The report indicated the U.S. Treasury would be owed $536 billion more in 2013 if something isn't done to avert the fiscal cliff -- the name given to what would happen if nothing were done to prevent the tax increases from taking effect, The Hill reported.
The average household would see an increase of nearly $3,500, the report said.
While all households in all tax brackets would be affected, the policy changes would not be the same for all income levels, the report said.
The lowest-earning households would be hit by the end of the payroll tax cut and enhancements of tax breaks such as the Earned Income Tax Credit, the report said.
On the higher end, the biggest impact would come from the expiration of tax rates on income and capital gains enacted during the George W. Bush presidency and tax increases included in the 2010 healthcare overhaul, the document said.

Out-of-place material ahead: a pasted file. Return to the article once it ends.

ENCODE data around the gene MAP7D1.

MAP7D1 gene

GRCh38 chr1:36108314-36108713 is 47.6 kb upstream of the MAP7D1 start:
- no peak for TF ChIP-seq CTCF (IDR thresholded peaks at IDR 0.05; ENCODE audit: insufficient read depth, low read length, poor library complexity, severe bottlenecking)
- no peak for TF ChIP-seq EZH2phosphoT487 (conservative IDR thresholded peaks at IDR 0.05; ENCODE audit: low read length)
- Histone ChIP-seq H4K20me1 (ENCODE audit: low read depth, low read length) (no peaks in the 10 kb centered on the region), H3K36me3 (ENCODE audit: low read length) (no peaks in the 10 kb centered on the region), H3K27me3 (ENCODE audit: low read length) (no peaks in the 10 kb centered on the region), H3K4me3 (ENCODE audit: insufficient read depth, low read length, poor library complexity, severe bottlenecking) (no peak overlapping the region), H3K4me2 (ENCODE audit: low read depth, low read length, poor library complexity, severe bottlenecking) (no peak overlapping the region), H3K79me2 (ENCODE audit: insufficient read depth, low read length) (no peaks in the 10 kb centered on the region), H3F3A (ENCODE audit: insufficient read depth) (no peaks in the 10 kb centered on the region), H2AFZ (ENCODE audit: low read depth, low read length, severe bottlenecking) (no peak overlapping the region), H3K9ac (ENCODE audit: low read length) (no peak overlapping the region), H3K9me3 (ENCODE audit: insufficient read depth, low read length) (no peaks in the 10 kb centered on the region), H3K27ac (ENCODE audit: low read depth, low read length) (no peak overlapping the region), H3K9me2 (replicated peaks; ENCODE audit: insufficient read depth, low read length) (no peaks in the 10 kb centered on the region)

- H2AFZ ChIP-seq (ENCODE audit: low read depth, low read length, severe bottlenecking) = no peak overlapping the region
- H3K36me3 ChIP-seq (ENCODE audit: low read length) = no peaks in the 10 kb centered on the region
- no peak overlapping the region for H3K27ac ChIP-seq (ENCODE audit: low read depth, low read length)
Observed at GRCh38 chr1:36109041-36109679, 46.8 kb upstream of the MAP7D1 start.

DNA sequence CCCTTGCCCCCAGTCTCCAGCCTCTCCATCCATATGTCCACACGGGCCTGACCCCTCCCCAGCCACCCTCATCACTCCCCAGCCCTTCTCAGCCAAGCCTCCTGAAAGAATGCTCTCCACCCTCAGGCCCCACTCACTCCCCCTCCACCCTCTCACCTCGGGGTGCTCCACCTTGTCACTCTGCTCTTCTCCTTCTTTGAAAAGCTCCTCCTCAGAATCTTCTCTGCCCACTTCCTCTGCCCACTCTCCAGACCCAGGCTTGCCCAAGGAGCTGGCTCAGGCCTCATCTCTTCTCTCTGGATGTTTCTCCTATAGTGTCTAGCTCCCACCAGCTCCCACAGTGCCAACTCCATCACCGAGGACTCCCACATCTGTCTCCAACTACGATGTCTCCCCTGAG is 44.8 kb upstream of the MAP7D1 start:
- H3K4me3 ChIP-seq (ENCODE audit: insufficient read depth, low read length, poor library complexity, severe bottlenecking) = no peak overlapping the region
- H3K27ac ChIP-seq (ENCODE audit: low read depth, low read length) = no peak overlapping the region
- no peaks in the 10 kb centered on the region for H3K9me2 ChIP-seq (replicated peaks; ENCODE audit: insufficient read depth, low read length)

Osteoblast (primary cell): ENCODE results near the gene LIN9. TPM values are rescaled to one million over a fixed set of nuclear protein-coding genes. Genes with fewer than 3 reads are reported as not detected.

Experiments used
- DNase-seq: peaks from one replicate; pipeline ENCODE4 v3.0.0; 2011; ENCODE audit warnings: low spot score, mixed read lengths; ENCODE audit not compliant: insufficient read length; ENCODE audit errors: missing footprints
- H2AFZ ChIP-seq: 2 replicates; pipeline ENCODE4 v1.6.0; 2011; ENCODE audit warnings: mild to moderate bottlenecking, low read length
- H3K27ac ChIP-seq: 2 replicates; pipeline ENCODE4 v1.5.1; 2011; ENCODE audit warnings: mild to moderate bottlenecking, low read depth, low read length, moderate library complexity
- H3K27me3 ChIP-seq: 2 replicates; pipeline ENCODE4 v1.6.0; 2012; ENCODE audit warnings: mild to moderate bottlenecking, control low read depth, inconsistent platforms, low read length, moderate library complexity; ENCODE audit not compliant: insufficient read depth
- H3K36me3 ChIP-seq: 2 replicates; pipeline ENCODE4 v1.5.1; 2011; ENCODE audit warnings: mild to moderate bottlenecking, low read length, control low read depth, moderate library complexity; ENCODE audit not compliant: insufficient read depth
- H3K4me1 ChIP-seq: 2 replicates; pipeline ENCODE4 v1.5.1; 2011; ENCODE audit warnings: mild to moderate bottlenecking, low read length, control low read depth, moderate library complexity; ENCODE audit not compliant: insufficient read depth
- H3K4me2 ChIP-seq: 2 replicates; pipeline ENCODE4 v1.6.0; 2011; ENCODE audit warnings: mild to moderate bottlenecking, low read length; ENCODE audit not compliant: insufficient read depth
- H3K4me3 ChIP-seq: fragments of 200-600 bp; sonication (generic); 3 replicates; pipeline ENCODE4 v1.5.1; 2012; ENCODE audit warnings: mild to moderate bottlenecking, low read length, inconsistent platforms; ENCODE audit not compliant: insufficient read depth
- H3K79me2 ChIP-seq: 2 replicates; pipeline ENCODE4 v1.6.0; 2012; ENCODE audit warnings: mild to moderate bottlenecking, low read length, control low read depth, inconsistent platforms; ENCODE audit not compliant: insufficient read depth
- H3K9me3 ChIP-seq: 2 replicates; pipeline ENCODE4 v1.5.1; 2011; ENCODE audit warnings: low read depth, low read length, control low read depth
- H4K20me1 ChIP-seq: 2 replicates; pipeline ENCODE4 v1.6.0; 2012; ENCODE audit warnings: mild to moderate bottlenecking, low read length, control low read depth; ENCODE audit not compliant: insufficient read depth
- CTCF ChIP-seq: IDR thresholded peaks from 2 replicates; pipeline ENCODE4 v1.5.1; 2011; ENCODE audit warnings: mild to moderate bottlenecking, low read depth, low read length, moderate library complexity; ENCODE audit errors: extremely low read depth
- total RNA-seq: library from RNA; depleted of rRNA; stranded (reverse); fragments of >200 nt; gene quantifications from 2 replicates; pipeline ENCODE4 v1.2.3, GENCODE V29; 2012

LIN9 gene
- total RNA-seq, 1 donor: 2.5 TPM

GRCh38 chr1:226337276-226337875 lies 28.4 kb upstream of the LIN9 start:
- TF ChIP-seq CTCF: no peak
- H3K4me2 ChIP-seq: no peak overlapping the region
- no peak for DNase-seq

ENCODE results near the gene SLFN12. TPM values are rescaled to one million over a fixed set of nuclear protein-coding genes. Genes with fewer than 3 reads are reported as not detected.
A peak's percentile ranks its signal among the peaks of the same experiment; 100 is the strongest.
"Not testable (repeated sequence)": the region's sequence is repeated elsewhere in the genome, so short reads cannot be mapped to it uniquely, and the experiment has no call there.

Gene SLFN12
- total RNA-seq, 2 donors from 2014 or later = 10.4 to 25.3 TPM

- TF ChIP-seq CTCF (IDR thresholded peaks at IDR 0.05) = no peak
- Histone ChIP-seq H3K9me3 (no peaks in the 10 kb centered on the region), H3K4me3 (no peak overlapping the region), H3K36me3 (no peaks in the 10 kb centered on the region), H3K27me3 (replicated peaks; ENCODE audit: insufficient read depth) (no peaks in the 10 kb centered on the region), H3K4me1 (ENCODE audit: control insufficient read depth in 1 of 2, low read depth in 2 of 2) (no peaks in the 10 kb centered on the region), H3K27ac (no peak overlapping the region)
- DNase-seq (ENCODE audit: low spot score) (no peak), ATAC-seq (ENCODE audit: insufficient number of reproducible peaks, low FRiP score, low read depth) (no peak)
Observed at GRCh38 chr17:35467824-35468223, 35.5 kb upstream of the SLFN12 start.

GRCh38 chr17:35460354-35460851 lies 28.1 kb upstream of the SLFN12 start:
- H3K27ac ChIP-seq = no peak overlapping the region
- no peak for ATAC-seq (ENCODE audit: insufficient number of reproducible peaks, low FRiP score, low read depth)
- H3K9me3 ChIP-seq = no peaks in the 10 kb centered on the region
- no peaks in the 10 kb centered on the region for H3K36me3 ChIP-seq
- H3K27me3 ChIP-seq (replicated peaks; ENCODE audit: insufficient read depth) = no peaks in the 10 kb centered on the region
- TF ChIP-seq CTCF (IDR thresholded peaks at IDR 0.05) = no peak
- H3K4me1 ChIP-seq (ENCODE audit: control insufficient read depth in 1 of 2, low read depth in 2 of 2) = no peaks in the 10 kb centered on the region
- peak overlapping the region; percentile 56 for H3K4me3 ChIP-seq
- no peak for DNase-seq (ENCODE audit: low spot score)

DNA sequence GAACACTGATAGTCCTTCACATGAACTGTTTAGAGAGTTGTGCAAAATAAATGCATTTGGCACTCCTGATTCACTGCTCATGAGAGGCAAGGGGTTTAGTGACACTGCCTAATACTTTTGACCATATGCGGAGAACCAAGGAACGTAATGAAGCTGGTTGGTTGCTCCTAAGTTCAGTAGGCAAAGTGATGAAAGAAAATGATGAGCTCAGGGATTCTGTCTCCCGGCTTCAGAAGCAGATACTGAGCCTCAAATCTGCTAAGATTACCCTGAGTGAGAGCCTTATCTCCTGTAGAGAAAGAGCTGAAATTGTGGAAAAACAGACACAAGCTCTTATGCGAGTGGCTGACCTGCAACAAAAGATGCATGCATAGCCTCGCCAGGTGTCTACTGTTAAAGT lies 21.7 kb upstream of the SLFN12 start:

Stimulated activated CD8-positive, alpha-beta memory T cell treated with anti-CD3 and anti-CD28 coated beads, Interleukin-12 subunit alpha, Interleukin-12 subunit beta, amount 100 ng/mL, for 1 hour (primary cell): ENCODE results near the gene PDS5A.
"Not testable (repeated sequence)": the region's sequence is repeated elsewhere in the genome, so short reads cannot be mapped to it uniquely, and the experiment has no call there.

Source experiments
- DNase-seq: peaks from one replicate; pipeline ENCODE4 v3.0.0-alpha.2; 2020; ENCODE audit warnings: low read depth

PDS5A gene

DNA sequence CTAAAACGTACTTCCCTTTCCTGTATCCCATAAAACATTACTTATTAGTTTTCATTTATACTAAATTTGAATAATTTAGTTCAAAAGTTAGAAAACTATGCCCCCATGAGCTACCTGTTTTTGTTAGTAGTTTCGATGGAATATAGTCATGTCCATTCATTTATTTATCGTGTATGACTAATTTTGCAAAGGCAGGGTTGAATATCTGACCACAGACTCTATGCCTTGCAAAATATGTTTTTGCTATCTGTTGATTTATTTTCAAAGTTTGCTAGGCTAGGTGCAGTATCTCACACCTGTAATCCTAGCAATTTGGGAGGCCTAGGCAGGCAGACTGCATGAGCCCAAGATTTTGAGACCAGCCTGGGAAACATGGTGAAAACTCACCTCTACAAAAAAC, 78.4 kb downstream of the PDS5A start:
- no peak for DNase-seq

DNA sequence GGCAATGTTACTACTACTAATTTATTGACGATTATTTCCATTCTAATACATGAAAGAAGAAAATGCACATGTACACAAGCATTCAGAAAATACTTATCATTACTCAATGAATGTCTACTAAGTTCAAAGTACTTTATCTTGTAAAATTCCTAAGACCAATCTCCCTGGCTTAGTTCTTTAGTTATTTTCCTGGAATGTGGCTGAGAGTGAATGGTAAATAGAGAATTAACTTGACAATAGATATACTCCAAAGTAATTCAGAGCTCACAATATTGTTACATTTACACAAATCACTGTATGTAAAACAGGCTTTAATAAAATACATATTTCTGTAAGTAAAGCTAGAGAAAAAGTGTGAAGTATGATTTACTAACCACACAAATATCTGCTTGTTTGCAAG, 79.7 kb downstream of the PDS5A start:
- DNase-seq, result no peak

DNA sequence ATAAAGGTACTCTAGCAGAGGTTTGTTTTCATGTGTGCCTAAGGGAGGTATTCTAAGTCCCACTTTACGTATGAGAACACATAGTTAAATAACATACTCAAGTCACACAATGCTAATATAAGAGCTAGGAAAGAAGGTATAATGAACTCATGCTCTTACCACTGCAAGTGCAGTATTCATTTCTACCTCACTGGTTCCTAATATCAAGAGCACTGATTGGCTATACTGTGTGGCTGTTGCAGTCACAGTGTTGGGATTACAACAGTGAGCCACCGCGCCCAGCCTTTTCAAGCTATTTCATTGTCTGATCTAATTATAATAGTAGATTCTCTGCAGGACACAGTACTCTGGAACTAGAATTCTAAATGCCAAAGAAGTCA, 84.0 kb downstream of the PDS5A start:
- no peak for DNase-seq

Taxpayers in the middle would be affected by the loss of the payroll tax cut and the return tax rates to the levels under President Clinton, the report said.
"There is a sort of accidental nature to this," Eric Toder, one of the paper's authors, told The Hill. "I don't think anybody sat down and said, 'Oh, wouldn't it be wonderful if we had all these provisions expiring at once at the end of 2012.'"
The Tax Policy Center also included the expiration of current estate tax rates, the patch that keeps the alternative minimum tax from affecting more middle-class families and a number of targeted tax breaks, The Hill said.
Also at the end of the year, the economy faces billions of dollars in automatic spending cuts.
Congressional members have have squabbled over whether the tax cuts should be extended across the board as Republicans want or allowed to expire for the wealthiest taxpayers as Democrats seek. However, both parties have agreed to try to reach agreement to avoid the fiscal cliff after they return to Washington following the November elections.